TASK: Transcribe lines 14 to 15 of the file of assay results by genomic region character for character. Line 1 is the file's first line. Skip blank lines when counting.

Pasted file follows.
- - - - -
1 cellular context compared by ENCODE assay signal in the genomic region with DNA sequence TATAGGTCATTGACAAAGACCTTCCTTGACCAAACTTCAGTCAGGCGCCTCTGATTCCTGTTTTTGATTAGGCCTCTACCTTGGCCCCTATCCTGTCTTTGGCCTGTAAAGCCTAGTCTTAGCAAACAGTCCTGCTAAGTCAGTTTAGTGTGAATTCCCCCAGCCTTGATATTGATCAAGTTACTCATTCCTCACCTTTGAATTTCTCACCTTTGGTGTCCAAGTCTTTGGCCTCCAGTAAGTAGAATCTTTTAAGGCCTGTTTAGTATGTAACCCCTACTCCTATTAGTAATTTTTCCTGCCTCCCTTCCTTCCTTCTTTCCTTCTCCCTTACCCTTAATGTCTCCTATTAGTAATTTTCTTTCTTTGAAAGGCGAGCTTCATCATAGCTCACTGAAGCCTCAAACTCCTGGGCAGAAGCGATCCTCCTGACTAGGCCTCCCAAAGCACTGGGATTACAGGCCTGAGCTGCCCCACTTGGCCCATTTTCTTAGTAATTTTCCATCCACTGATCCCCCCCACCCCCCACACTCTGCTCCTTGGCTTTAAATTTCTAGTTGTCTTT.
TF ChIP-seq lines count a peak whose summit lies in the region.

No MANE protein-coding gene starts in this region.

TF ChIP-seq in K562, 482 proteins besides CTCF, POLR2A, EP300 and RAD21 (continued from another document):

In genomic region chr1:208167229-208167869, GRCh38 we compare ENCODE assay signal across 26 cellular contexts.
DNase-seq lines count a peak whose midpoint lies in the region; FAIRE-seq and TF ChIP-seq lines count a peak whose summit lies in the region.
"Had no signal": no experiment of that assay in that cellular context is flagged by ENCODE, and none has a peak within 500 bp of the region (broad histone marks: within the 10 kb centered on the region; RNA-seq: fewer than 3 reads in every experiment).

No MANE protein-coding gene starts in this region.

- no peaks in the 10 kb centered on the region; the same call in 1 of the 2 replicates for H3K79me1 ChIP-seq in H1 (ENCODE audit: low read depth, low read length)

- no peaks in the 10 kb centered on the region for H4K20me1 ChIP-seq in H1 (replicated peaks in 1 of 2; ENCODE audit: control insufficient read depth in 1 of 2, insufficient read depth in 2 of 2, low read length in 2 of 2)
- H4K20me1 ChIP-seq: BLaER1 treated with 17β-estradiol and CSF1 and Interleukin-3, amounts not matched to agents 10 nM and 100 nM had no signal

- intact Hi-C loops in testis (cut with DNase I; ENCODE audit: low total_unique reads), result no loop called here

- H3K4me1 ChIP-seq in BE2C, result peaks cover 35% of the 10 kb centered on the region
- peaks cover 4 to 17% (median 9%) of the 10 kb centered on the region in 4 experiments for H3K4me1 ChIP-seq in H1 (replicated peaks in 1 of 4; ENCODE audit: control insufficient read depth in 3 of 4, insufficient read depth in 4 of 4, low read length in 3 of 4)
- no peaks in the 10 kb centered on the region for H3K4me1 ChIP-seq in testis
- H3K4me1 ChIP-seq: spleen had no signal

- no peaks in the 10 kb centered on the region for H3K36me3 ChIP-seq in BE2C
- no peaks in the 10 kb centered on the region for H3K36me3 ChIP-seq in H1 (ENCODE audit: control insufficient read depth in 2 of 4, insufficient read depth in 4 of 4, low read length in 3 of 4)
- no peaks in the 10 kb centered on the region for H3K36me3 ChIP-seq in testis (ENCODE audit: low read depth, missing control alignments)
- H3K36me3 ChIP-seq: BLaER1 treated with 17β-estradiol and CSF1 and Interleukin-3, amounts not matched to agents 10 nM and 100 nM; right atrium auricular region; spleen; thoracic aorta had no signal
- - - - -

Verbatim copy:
- peaks cover 4 to 17% (median 9%) of the 10 kb centered on the region in 4 experiments for H3K4me1 ChIP-seq in H1 (replicated peaks in 1 of 4; ENCODE audit: control insufficient read depth in 3 of 4, insufficient read depth in 4 of 4, low read length in 3 of 4)
- no peaks in the 10 kb centered on the region for H3K4me1 ChIP-seq in testis